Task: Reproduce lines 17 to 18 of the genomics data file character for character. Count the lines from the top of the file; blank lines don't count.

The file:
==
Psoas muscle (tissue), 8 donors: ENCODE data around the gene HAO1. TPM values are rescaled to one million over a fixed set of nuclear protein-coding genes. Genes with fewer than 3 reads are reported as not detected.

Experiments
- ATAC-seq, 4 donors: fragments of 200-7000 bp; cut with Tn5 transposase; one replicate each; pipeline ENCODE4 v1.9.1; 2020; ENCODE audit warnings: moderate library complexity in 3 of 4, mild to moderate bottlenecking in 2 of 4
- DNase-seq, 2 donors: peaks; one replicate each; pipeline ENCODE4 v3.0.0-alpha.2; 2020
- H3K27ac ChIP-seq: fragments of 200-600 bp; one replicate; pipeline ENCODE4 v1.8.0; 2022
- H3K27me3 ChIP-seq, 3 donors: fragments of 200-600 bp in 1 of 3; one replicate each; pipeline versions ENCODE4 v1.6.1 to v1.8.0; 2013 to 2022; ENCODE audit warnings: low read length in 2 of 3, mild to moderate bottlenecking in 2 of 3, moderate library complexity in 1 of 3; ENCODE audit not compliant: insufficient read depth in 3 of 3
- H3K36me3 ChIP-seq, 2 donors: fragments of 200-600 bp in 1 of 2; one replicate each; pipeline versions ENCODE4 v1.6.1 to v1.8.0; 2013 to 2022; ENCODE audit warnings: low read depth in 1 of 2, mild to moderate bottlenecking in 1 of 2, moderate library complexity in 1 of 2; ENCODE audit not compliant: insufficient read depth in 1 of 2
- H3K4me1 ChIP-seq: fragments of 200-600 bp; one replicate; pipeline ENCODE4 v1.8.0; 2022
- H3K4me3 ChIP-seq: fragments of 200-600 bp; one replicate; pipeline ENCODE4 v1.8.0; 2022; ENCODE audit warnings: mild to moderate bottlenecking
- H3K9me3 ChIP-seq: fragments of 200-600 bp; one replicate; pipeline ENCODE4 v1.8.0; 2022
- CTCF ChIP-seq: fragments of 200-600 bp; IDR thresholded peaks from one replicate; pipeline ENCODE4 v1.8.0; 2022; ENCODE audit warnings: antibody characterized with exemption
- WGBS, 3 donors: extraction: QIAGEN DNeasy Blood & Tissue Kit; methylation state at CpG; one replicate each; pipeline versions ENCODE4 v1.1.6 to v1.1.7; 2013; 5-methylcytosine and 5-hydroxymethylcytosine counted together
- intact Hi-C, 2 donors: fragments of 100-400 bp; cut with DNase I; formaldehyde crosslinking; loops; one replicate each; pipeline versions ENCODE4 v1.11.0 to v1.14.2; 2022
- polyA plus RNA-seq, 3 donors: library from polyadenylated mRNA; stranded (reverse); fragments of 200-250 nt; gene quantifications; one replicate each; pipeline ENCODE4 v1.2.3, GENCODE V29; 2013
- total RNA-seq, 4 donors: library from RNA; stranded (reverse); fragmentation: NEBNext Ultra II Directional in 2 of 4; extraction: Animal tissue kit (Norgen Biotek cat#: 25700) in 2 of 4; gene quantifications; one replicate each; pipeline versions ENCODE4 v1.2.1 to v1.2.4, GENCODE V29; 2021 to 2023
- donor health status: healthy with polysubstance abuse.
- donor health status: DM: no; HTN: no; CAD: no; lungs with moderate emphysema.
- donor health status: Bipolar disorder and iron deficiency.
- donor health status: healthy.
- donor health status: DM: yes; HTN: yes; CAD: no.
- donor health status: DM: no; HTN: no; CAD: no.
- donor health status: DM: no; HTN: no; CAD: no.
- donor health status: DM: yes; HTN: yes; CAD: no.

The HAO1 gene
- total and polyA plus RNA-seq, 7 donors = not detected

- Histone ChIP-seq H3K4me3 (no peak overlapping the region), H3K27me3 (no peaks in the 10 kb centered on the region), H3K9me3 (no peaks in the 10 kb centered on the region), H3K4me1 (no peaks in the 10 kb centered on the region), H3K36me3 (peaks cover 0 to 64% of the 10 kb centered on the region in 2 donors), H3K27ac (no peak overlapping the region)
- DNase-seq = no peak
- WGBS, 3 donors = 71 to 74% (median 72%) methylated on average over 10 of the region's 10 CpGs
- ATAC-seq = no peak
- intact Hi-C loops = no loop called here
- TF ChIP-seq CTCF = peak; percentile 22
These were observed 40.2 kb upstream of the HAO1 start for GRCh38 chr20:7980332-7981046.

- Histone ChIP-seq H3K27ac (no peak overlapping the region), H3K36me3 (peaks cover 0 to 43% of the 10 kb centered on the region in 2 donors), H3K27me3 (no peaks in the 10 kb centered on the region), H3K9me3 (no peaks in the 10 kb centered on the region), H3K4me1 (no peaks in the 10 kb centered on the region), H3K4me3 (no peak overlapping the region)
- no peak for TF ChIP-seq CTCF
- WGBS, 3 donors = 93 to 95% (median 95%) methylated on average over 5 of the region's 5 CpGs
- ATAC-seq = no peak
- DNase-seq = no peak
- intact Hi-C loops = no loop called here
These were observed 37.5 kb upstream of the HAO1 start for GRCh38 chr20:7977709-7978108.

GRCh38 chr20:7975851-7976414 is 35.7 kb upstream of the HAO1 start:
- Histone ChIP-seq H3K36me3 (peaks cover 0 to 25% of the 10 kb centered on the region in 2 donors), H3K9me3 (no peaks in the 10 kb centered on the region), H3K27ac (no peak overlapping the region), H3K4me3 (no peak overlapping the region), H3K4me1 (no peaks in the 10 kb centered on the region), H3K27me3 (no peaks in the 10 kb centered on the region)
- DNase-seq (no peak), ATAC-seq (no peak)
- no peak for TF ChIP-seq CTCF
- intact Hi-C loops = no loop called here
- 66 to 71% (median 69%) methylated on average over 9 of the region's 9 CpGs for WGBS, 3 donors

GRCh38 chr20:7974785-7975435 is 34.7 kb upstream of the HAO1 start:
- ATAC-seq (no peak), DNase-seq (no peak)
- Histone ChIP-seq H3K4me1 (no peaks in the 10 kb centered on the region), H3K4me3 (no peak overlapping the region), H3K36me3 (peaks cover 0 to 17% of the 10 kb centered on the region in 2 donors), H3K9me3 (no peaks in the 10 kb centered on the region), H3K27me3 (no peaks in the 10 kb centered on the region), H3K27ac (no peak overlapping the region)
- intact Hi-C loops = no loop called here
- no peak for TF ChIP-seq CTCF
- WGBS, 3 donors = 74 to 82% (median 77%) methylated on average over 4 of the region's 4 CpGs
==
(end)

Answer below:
- donor health status: DM: no; HTN: no; CAD: no; lungs with moderate emphysema.
- donor health status: Bipolar disorder and iron deficiency.